Finally, vitamin D3 is now being focused upon as a vital ingredient to maintain bone density. It is more usual than unusual for us to be deficient in the northern hemispheres, especially in the winter. I recommend getting your vitamin D3 level tested and supplementing to ideal levels, which are 50-70 ng/ml. The literature now states that serum vitamin D levels are often low in osteoporotic patients. Vitamin D supplementation reduces the incidence of vertebral fractures by 37%.

Bone mineral density peaks in women around age 25. I find this very interesting because in Traditional Chinese Medicine, kidney qi in women peaks around age 25 as well. Kidney qi is responsible for both fertility and bone mineral density, among other things.

Research suggests that the benefit of exercise is not so much that weight-bearing exercise and resistance exercise increases bone mineral density, but rather that it decreases the risk of falls. It creates more coordination, strength and stability. Since falls and subsequent hip fractures have such a high morbidity rate, anything that decreases the possibility of this occurring is beneficial.

I therefore finally recommend aerobic exercise and muscle maintaining or muscle-building resistance exercise.

Osteoporosis is defined by a DXA T-Score of -2.5 in the absence of risk factors for fracture and -1.5 in the presence of risk factors for fracture. It is essential that pharmacologic medication be taken to restore bone density. Biphosphonates work by significantly increasing bone density and reducing the incidence of both vertebral and nonvertebral fractures. Recent news suggesting that biphosphonate therapy resulted in spontaneous jaw fractures failed to mention that this only occurred in cancer patients who were receiving very high doses intravenously for bone metastases, and not those taking oral medication for osteoporosis. Biphosphonates, in addition to calcium, magnesium and vitamin D supplementation is recommended for the management of osteoporosis.

In Summary

Dietary factors can exert considerable influence on the development and progression of osteoporosis. Limiting the amount of omega-6 fatty acids in our diet will decrease the production of the inflammatory chemical PGE2 and decrease bone resorption. Decreasing the amounts of highly refined vegetable oils and grains will limit the omega-6 fatty acids in our diet. Alkalinizing our diet by consuming lots of vegetables and fruits, which contain a lot of potassium, will help our body absorb magnesium and decrease bone resorption. Supplementing with omega-3 fatty acids, taking magnesium, calcium and vitamin D3 will benefit bone density. Exercise is beneficial to improve balance and coordination. And taking biophosphonates, in addition to the supplements mentioned above, if you are already osteopenic or osteoporotic, will decrease your risk of fracture.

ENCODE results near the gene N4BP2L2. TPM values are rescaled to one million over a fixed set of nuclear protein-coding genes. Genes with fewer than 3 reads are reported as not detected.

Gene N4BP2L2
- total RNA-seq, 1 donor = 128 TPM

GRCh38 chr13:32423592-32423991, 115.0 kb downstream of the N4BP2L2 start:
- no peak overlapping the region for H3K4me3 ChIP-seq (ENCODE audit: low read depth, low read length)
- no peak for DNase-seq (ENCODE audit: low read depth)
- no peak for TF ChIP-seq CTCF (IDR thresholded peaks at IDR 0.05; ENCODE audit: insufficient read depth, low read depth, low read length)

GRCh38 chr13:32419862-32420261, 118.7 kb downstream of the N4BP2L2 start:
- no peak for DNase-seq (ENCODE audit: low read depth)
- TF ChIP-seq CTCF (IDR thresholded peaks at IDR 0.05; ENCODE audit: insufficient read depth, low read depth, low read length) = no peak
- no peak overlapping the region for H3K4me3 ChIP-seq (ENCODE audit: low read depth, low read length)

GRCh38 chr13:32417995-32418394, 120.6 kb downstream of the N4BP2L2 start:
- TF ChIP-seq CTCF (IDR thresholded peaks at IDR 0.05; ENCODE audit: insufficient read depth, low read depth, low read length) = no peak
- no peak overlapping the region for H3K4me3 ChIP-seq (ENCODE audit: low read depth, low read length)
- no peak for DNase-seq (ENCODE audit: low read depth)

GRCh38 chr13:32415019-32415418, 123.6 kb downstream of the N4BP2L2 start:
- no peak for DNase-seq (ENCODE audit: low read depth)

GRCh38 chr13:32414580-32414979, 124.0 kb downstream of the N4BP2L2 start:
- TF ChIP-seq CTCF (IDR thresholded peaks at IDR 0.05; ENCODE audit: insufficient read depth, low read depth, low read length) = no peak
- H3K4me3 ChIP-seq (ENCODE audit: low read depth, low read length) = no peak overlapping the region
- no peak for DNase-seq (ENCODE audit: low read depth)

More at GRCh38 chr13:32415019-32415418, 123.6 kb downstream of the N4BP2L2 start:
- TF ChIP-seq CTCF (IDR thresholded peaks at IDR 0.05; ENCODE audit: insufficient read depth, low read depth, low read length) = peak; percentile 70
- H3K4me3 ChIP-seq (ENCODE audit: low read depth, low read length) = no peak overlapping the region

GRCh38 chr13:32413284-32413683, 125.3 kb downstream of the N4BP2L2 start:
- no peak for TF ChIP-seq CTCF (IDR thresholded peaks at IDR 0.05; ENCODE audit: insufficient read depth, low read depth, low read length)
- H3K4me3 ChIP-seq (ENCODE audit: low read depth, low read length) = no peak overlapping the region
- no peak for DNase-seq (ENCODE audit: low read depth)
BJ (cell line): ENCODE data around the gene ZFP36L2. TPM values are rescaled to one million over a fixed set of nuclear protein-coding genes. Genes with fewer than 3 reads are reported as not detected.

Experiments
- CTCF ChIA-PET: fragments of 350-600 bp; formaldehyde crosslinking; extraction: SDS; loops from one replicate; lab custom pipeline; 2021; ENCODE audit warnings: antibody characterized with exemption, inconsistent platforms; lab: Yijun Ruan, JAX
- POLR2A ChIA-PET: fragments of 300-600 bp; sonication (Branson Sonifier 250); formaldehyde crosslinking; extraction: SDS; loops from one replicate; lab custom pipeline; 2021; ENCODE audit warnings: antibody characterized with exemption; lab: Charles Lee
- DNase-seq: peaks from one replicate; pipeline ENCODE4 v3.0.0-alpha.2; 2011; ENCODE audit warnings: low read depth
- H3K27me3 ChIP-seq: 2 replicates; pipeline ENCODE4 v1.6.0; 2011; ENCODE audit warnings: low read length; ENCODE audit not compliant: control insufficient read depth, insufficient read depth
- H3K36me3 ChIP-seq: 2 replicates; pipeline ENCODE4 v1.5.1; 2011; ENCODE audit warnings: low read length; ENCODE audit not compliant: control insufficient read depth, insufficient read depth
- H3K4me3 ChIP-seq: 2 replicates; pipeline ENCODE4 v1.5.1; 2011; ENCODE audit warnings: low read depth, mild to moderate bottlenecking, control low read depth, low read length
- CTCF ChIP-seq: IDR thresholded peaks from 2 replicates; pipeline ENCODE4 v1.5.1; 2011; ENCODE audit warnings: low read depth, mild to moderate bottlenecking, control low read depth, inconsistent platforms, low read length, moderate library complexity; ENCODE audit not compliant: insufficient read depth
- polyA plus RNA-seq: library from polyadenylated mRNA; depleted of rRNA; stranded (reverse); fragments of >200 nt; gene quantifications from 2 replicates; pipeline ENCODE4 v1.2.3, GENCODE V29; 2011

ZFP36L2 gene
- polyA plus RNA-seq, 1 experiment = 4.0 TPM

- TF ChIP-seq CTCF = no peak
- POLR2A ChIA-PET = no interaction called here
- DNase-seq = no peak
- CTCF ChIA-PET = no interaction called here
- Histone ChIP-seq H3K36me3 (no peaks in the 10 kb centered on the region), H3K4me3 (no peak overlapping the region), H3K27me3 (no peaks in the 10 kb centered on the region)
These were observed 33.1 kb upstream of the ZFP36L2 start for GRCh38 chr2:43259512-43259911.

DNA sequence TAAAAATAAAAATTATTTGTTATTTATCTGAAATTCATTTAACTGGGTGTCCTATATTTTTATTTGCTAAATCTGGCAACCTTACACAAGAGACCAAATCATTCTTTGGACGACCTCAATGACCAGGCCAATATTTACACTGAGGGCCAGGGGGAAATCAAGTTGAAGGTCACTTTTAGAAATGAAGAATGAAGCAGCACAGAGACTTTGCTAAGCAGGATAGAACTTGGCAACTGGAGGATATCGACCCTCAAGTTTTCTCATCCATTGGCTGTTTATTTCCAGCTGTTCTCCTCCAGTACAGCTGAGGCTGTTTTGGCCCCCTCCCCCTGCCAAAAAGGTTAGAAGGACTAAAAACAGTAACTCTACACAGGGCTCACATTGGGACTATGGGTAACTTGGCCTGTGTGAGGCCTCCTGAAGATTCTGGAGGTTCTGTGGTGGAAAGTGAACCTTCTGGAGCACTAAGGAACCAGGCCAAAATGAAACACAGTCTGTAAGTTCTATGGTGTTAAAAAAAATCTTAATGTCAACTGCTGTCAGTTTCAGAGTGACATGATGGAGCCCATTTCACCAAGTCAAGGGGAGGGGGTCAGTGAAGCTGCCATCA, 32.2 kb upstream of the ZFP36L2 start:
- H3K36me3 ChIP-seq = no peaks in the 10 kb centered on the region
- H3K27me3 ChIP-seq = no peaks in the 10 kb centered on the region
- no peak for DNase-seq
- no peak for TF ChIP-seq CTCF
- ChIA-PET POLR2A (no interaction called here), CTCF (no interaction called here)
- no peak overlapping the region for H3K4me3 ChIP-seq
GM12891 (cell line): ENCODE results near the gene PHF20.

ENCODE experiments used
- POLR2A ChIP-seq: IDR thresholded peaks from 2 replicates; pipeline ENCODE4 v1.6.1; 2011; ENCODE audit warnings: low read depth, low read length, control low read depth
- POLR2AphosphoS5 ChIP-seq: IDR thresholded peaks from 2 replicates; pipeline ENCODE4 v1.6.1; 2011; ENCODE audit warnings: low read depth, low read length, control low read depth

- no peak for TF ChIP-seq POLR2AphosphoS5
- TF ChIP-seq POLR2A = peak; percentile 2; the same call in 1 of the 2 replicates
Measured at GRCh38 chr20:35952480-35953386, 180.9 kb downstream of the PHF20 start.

Other Resources

Definition of Osteoporosis: http://en.wikipedia.org/wiki/Osteoporosis

National Institute of Health: http://www.niams.nih.gov/Health_Info/Bone/Osteoporosis/


  1. McPhee J, Papadakis M. 2011 Current Medical Diagnosis & Treatment. McGraw Hill, Lange, 50th Anniversary Edition. p. 1099.
  2. Simopolous AP. Evolutionary aspects of diet, the omega-6/omega-3 ratio and genetic variation: nutritional implications for chronic disease. Biomed Pharmacother. 2006; 60 (9):502-07.
  3. Watkins BA et al. Omega-3 polyunsaturated fatty acids and skeletal health. Exp Biol Med 2001; 226:485-97.
  4. Enig MG. Know your fats. Silver Spring: Bethesda Press; 2000: p. 123, 142, 280-292.
  5. Tucker KL. Potassium, magnesium, and fruit and vegetable intakes are associated with greater bone mineral density in elderly men and women. Am J Clin Nutr 1999; 69:727-36.
  6. Dreosti IE. Magnesium status and health. Nutr Rev 1995; 53(9):S23-S27.


I liked your article, except I don’t agree with your position on bisphosphonates. Bisphosphonates work by killing the osteoclasts which are responsible for breaking down old bone, which is then replaced by new bone by the osteoblast cells. Healthy bone structure depends upon the continuous remodeling of bone by the osteoclasts and osteoblasts. When the osteoclasts are killed, the bone will appear denser on scans, but will become more fragile with time. The spontaneous pathological fractures of the femur in patients on long-term bisphosphonate therapy are much more worrisome than the jaw fractures that you sited.

See: http://www.nejm.org/doi/full/10.1056/NEJMc0707493

Also, the hormone progesterone stimulates new bone synthesis. Your pre and post menopausal patients should be checked for saliva progesterone levels. Those who are low should be supplemented with bioidentical progesterone in physiologic doses.

I wrote an article several years ago on this subject:


Some studies suggest that people who don’ t get enough of some essential fatty acids (particularly EPA and GLA) are more likely to have bone loss than those with normal levels of these fatty acids. In a study of women over 65 with osteoporosis, those who took EPA and GLA supplements had less bone loss over 3 years than those who took placebo. Many of these women also experienced an increase in bone density.